Sheri could still smell Grandmere’s eau de cologne from when they’d embraced. It lingered all day, bringing back the jagged memory of the old woman’s crannied face bending close to whisper, “Murder.”
Grandmere had lived half her life isolato, handing her husband a pink slip the day she turned forty that read: I’m leaving you and the children, finding my own way.
She’d lived for years now on her own desert island, which was really only in Palm Springs, but might as well have been off the coast of Iran for as much as anyone came close to her.
If Sheri had believed in karma, she would have relished this moment: Grandmere’s brain addled from her solitude, from the brabble of her vindictive imaginings.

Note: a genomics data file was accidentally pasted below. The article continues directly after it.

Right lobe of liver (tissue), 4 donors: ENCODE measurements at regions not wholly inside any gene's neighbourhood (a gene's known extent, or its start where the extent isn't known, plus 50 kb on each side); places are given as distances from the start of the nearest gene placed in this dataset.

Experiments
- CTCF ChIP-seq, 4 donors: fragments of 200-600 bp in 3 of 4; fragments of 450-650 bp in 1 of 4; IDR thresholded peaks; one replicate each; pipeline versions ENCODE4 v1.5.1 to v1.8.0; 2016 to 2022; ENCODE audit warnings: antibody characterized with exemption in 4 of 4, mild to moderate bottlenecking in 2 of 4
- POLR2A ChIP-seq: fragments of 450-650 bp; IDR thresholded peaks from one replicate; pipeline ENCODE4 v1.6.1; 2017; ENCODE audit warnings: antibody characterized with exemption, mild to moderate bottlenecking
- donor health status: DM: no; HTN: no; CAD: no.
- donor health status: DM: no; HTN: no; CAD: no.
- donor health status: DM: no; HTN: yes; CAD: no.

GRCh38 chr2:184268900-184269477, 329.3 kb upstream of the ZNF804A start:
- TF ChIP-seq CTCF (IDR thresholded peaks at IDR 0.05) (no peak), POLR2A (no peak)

But Sheri couldn’t bring herself to feel anything but cold.
She viewed the day in disjointed memories, as if detached from it.
There was the casket with Grandpa Jack inside.
(They’d buried him with his hunting rifle and the dead rabbit he’d shot the morning of the heart attack.)
There was also Grandmere’s dyed-pink hair in a floaty poof.
There was the embrace, the halitosis and perfume intermingling.
And there was the dread that locked around her throat, the dread she had carried from childhood but had never named.
Oh yes, it was all there.
And there, of course, was the word Grandmere had murmured.
Her pink hair bobbing like she knew. She knew.
Sheri stepped into the shower, scalding hot against paper-thin skin, to wash all the smells away.
Thank you to Sheri (a.k.a. S.A. Larsen) for her inspirational words: karma, brabble and isolato. If you're wondering why I'm writing shorts, click here.